Yoshinori Ohsumi of Japan won the 2016 Nobel Prize in Physiology or Medicine on Monday for his “discoveries of mechanisms for autophagy,” a fundamental process for degrading and recycling cellular components.
The prize was awarded by the Nobel Assembly at Karolinska Institutet in Stockholm.
According to the Nobel Prize website, the word “autophagy” originates from the Greek words auto-, meaning “self,” and phagein, meaning “to eat” ― or self-eating. The term was coined by Christian de Duve, who won the Nobel Prize in Medicine in 1974. Today, autophagy is known as the process whereby a cell can recycle part of its own content.
In the 1960s, researchers first observed the process in which a cell destroys its own contents by enclosing it in membranes, forming vesicles that are then transported to a recycling compartment for degradation. But it wasn’t until 30 years later that Ohsumi was able to create experiments that identified the genes essential to this process.
Using baker’s yeast as a model, Ohsumi showed the underlying mechanisms for autophagy and explained how a similar process occurred in human cells. His discoveries led to a new understanding of how a cell recycles its content, the Nobel Prize website stated.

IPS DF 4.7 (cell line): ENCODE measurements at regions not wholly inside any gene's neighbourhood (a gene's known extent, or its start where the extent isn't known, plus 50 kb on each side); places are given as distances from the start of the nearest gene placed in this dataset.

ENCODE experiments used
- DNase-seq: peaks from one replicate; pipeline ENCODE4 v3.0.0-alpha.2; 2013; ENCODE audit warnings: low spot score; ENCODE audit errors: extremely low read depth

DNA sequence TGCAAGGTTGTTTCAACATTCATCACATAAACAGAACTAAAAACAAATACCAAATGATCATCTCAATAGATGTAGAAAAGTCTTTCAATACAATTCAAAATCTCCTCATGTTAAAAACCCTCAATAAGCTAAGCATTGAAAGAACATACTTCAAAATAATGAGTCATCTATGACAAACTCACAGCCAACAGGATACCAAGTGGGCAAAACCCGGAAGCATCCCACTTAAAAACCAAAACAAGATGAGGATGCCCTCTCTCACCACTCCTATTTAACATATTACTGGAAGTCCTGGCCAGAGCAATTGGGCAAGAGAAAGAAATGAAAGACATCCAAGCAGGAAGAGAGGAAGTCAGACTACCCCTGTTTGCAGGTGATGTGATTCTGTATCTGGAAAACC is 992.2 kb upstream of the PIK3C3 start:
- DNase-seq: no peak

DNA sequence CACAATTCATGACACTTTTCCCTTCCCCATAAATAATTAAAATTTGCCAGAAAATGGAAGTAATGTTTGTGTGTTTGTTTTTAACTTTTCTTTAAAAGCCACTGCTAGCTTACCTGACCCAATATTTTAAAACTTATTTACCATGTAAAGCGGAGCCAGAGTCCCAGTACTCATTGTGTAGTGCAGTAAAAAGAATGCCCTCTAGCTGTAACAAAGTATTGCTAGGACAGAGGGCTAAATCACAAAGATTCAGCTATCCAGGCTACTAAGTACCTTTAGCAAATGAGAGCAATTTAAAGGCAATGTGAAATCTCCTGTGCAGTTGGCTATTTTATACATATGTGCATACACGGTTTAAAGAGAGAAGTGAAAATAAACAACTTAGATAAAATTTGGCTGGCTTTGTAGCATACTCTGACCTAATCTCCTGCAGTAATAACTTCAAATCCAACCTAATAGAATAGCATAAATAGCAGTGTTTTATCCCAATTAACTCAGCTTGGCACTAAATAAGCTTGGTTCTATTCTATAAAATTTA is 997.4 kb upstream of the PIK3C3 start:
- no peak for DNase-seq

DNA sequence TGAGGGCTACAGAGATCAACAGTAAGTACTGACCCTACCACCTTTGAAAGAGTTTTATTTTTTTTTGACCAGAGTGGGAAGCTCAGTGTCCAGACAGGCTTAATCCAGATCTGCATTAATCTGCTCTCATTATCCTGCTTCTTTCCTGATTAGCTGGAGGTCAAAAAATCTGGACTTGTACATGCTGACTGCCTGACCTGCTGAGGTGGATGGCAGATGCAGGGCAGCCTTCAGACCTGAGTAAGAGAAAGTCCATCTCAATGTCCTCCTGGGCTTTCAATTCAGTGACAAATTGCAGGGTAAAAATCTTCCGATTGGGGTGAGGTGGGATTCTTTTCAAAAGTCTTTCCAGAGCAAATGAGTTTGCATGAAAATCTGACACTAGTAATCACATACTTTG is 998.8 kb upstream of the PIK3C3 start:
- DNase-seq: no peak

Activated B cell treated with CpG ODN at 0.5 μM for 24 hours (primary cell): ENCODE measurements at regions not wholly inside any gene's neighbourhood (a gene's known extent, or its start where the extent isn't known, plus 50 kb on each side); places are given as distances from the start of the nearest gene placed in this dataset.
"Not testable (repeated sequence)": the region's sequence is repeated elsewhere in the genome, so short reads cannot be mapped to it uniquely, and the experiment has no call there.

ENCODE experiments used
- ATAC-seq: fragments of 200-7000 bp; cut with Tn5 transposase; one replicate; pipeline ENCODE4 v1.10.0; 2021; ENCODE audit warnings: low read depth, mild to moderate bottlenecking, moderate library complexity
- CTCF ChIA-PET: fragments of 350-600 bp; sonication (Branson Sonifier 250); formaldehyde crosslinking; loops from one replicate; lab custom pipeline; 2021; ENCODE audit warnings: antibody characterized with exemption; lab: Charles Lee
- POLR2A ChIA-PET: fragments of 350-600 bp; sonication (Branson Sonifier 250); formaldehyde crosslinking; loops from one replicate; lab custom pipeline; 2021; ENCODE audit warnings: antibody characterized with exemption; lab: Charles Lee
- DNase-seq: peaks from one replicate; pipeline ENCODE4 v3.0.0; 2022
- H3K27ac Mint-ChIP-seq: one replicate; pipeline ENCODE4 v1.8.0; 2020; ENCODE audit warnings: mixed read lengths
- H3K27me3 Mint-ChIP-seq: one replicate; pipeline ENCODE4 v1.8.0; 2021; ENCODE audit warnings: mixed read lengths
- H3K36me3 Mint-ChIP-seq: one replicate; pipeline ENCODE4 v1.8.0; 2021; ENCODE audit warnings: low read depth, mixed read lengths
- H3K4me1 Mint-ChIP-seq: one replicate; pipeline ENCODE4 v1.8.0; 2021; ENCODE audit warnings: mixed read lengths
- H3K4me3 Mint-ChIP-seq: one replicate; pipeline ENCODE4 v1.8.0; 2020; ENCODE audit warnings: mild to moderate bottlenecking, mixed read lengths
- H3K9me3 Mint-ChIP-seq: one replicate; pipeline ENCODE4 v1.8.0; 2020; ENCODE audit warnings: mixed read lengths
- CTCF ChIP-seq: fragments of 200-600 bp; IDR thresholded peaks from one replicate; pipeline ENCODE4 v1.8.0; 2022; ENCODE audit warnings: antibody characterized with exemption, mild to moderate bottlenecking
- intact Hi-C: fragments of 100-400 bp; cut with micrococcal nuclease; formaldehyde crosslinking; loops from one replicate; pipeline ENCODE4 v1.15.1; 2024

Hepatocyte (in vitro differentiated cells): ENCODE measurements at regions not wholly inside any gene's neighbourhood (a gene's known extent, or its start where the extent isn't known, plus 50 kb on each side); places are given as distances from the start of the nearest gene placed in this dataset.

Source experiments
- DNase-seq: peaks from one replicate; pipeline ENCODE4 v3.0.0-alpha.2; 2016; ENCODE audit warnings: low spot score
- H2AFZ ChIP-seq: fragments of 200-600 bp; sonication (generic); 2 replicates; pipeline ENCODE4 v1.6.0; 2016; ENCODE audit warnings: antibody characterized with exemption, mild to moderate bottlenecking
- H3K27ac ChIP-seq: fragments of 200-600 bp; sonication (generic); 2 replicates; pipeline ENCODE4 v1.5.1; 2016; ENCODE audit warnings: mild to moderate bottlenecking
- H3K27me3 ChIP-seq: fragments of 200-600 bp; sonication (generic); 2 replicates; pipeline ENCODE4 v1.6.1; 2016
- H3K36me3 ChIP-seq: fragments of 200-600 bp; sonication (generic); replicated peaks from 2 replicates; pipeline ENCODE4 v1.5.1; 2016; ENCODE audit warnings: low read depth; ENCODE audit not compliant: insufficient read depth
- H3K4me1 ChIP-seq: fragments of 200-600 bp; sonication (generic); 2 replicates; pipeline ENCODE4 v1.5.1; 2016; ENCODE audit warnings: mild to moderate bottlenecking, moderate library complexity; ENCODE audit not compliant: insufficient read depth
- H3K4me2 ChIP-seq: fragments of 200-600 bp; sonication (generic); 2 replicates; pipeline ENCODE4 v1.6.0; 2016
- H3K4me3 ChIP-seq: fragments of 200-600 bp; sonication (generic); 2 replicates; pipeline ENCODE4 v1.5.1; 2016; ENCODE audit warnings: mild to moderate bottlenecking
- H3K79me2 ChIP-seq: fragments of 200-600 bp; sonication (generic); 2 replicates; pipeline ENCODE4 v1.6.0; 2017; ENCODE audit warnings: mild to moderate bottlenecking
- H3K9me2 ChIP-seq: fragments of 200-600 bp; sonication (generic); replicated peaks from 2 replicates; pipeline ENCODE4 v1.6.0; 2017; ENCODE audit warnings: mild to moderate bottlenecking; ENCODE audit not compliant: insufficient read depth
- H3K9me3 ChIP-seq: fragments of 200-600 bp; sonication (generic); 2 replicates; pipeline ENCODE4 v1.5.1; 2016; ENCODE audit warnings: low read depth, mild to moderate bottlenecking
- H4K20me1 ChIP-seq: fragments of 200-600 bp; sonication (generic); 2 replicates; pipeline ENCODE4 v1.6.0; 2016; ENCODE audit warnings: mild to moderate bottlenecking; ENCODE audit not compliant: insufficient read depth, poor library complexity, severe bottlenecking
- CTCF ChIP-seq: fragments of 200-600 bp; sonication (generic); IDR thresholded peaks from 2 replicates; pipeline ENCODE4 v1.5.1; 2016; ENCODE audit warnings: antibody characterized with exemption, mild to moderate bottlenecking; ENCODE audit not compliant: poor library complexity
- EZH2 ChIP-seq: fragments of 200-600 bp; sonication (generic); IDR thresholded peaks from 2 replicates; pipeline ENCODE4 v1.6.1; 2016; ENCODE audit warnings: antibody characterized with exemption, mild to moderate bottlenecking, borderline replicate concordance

“His discoveries opened the path to understanding the fundamental importance of autophagy in many physiological processes, such as in the adaptation to starvation or response to infection,” the institute said in a statement. “Mutations in autophagy genes can cause disease, and the autophagic process is involved in several conditions including cancer and neurological disease.”
Born in Fukuoka, Japan, Ohsumi received a Ph.D from the University of Tokyo. He spent three years at Rockefeller University in New York before returning to his alma mater, where he established a research group in 1988. Since 2009, he has worked as a professor at the Tokyo Institute of Technology.
“I am extremely honored,” he told the Kyodo News agency.
Ohsumi is the sixth person from Japan to win the Nobel Prize in Medicine. According to The Associated Press, the prize is worth about $930,000.
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